A reader, GregoryF, has proposed a solution to Boak's puzzle
. Many years ago, David G. Boak of the NSA gave lectures to train employees on communications security matters. In one case he presented a written story about insufficiently burned crypto materials (keys, etc.), several tons' worth, that needed disposal.
Boak didn't quite explain how
they disposed of the waste. Instead, he coded the answer using an innocent text system
and challenged the readers to solve it.
GregoryF's solution is posted as a comment to the earlier article. He actually came up with two different solutions. The "system" behind the second solution gets somewhat complicated, which casts some doubt on its correctness. Also, I haven't quite recovered the same results.
Gregory's approach is to look for typographical errors, particularly misspellings. I've been able to locate all but one of Gregory's errors. He found an "e" typo between "beem dumped" in the second paragraph and "tabluations" in the third which I haven't spotted.
Gregory's solution yields 4 sensible words before the transposition, and then gets vague after that. He mined the paragraphs for plausible alternatives, plugged them in the message, and tried to construct a code to match them. He wisely views the result with suspicion.
Solution #1: "The telling ash was with you."
Could this be the answer? Here's a wild conjecture: the NSA contracted with a papermaking company to use the ash to create paper. The paper was then used to publish Boak's lectures. This seems unlikely, unless the NSA did clearances on all the paper mill employees first.
Here's a less wild one: the ash was buried somewhere on the NSA campus, possibly under a building or parking lot. That interprets the "with us" as being "with NSA" or "with" the students who are presumably on the NSA campus. And this leads nicely to #2.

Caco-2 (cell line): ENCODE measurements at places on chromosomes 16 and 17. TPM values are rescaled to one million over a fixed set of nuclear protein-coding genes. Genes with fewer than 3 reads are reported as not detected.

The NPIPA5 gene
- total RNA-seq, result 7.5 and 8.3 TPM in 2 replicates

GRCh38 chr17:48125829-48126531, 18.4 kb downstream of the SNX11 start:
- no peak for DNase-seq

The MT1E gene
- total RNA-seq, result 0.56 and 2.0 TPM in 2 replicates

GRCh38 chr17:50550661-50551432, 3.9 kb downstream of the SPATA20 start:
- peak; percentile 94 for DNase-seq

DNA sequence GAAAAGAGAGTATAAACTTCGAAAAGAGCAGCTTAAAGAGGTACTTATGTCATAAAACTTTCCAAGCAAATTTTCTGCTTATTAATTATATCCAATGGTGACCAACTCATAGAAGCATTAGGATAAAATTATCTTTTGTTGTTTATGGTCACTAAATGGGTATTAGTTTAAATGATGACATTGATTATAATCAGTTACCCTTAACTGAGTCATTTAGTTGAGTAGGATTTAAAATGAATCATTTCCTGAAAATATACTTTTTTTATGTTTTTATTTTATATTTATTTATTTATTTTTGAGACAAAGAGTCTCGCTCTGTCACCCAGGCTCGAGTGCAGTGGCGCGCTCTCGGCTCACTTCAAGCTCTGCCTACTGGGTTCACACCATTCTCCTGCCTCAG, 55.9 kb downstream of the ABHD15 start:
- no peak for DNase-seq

Solution #2: "The telling ash was simple buried"
This makes more sense but, as Gregory notes, the coding rules get rather arbitrary to make this text appear. If we have to invent rules to make a message appear, then we might just be finding the message we want.
Such codes conjure up the honorable Ignatius Donnelly, a legend around these parts. His big real estate venture, Nininger, Minnesota, contributed several homes to our town after it failed to thrive. In cryptography, Donnelly is known for analyzing the text of Shakespeare's plays for secret messages. He published a thick book describing a coded message that "proved" Francis Bacon had really written the plays.
According to Kahn's The Codebreakers
, one J. G. Pyle soon thereafter proposed an alternative code. When applied to Hamlet, it yielded a message that called Donnelly a "mountebanke" by name (more or less).
So maybe we haven't solved it yet.